So Harveeler Day (or whatever portmanteau you prefer) is finally here. Zack Wheeler was the consensus #1 Mets prospect coming into the 2013 season, and after some Super 2 machinations is finally ready to debut in the orange and blue. So before you go and overreact to whatever happens today and add your name to @_mistermet's retweet vault, here's a quick primer to get you up to speed.
What he does well right now
Throws a baseball very hard.
Wheeler's fastball is a mid-90s heater with good armside run. He's touched 98 with it when I've seen him and reportedly has hit 99 in Vegas this year. The pitch is his bread-and-butter offering and a serious weapon. Fastball velocity isn't everything of course, but it is a carrying tool, and Wheeler's fastball is arguably the single best pitch in the system. He can change eye levels with it and get swings and misses up in the zone. One thing to keep an eye on is how he uses it against left-handed batters. When I saw him last year shortly before his promotion to Buffalo, a scout noted that he had issues locating his fastball gloveside, that is, inside to lefties. It could be due to the natural run on the pitch, but it's something I've kept an eye on since then, and Wheeler does seem to be more comfortable working southpaws away with the fastball.
Spins a pair of nice breaking balls.
I saw Wheeler twice last year. At the beginning of the year the curve looked better than the slider. By July, the slider was a clear plus pitch to me. I've seen some evaluators put higher grades on the curve since then, but I think I still prefer the slider. It's a high 80s monster- and like Harvey's can touch the lower 90s- with classic, late two-plane break. Also like Harvey's, the velocity makes the average movement on the pitch play up. This is something Josh Smolow (garik16) has drummed into my head during his various appearances on my various podcasts: Velocity matters on more than just the fastball. While the movement on Wheeler's slider may not stand out, it's thrown so hard that the batter just has less time to read and react. The curve is a low 80s 11-5 breaker. Again, there are evaluators, Jason Parks most notably, who see it as the superior secondary offering and grade it a clear plus pitch. For his part, Wheeler has appeared to use it as his primary offspeed offering in Vegas, at least in the starts I've watched. I do think at this point he commands the curve better than the slider, but keep in mind I do have a slider bias in general when evaluating pitchers.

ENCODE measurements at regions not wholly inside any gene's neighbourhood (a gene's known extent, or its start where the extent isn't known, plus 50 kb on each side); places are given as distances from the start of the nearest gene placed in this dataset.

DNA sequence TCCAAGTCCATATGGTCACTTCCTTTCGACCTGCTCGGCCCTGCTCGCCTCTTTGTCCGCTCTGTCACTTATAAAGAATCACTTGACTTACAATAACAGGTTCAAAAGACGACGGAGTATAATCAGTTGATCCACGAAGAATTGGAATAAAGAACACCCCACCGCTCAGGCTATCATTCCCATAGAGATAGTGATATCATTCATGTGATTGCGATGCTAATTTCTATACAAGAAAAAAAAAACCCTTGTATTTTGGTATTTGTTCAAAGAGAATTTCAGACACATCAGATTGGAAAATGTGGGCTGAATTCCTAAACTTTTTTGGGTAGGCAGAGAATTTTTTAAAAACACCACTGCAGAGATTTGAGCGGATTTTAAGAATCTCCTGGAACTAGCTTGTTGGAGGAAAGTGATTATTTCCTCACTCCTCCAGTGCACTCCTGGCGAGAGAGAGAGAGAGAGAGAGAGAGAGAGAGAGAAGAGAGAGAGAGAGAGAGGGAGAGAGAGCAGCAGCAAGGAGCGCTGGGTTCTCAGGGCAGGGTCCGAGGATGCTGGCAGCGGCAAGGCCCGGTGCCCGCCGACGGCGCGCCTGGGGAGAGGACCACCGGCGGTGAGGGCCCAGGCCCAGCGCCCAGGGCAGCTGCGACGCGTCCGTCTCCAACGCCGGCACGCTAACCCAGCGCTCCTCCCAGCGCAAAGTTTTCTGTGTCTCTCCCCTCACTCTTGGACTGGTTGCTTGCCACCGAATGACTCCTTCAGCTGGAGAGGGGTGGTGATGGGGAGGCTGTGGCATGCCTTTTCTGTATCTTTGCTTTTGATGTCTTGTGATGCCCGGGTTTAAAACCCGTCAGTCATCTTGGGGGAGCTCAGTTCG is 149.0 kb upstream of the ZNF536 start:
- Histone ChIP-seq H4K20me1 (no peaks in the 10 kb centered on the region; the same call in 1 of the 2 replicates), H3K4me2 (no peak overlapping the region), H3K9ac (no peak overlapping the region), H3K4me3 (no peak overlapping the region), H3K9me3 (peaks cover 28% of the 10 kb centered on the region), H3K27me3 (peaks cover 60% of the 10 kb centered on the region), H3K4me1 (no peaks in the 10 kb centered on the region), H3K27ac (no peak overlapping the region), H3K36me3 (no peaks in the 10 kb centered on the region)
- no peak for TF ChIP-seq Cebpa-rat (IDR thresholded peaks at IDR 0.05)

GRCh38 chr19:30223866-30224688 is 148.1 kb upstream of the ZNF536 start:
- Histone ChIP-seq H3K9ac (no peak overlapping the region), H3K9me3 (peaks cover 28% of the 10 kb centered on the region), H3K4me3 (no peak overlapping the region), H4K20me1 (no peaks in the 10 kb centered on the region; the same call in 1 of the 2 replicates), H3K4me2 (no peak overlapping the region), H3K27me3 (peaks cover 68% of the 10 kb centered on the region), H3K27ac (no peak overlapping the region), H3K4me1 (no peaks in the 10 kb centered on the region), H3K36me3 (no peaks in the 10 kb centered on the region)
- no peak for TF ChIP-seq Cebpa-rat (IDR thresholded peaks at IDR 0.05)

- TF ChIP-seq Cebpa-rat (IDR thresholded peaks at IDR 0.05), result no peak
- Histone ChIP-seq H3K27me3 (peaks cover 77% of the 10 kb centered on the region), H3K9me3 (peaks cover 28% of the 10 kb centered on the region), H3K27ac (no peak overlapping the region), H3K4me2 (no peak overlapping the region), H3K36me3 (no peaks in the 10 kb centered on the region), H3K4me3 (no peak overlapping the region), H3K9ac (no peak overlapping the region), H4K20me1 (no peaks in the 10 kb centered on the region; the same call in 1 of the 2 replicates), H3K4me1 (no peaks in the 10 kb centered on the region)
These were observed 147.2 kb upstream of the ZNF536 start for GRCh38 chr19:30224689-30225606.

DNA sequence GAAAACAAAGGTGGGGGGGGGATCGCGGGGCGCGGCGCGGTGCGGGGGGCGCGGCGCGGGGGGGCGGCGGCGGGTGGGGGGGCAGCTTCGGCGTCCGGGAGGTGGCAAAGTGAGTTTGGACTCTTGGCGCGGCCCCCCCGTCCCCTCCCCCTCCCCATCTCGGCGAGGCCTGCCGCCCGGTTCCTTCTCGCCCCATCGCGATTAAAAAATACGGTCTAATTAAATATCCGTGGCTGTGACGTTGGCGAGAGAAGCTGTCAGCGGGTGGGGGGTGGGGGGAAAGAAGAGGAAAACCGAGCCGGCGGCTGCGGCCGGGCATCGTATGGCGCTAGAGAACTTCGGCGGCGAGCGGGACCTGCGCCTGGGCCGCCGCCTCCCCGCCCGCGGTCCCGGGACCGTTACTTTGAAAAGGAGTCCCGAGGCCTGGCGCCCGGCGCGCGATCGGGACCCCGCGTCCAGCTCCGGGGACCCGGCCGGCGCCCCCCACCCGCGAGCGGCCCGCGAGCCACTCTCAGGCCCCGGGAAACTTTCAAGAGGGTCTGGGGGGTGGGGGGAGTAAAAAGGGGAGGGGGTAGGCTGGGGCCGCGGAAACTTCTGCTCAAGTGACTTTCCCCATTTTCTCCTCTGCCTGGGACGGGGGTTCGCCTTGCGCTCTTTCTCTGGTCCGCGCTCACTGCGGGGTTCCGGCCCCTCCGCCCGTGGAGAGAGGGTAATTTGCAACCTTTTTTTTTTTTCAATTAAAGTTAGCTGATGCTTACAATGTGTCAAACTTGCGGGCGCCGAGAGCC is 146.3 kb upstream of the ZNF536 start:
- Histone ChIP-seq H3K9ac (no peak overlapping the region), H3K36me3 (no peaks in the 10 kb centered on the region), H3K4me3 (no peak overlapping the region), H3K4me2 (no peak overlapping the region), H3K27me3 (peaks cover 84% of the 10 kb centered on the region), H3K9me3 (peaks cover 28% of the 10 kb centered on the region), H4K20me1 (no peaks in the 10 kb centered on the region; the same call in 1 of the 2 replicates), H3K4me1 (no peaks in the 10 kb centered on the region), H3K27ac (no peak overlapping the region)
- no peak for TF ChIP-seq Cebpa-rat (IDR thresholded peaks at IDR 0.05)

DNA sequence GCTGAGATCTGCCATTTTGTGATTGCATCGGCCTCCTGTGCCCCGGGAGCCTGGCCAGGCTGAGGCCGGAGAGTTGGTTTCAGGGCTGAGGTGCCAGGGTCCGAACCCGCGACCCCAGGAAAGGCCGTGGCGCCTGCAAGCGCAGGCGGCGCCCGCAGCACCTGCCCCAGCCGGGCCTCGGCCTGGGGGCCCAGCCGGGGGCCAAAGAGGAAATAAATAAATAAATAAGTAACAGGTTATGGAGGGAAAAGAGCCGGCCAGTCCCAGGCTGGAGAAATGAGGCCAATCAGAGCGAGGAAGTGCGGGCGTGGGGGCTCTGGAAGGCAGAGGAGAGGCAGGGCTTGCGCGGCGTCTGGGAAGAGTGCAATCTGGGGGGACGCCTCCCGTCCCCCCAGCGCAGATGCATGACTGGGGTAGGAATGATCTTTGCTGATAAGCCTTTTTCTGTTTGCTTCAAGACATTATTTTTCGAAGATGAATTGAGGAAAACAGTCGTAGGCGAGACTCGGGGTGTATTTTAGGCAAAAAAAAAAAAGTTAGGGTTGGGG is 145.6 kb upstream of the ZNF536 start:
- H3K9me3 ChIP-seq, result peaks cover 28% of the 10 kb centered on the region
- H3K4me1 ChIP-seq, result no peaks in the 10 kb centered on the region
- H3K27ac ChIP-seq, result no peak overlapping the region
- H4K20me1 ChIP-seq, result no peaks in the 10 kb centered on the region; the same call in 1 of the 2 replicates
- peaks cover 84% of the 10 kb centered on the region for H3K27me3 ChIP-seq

What he doesn't do so well right now
Locate his fastball down in the zone.
I could have written close to this same exact primer for Matt Harvey when he was called up last Summer. Like Harvey, Wheeler lives up in the zone with his fastball a little bit too much. It remains to be seen if he can have close to the same success Harvey has had with his fastball out over the plate, but I wouldn't bank on it. Major League hitters can square 95 in the zone, so Wheeler may have to refine his fastball command on the job. The stuff is good enough that he will be able to out-pitch command issues some of the time, but not all the time.
Repeat his delivery.
Wheeler's mechanics/injury risk were the topic of a recent e-mail segment on Amazin' Avenue Audio, but to sum up: Although his mechanics are not ideal, he's probably no more of an injury risk than any other pitcher. However, Wheeler has had issues with his delivery this year, specifically with staying closed long enough. This is something that was more noticeable earlier in 2013, but merits continued attention as Wheeler's delivery has more moving parts than say, Harvey's. And as Toby Hyde points out in the linked piece above, Wheeler has tinkered with his mechanics regularly. When those mechanics are out of sorts, he has major problems throwing his fastball for strikes.
Start his breaking balls in the zone/Consistently throw them for strikes.
This was less of an issue in the Eastern League, where Double-A hitters have more of a penchant to chase, but I've noticed that recently Wheeler has had some issues getting swings and misses with his breaking balls against the more disciplined hitters in the Pacific Coast League. Wheeler tends to run into problems when he has to come in with his fastball behind in the count (which granted, is true of all pitchers, but especially ones that struggle at times with fastball command), so learning how to get strikes, either swinging or looking, with his offspeed stuff early in counts will be key.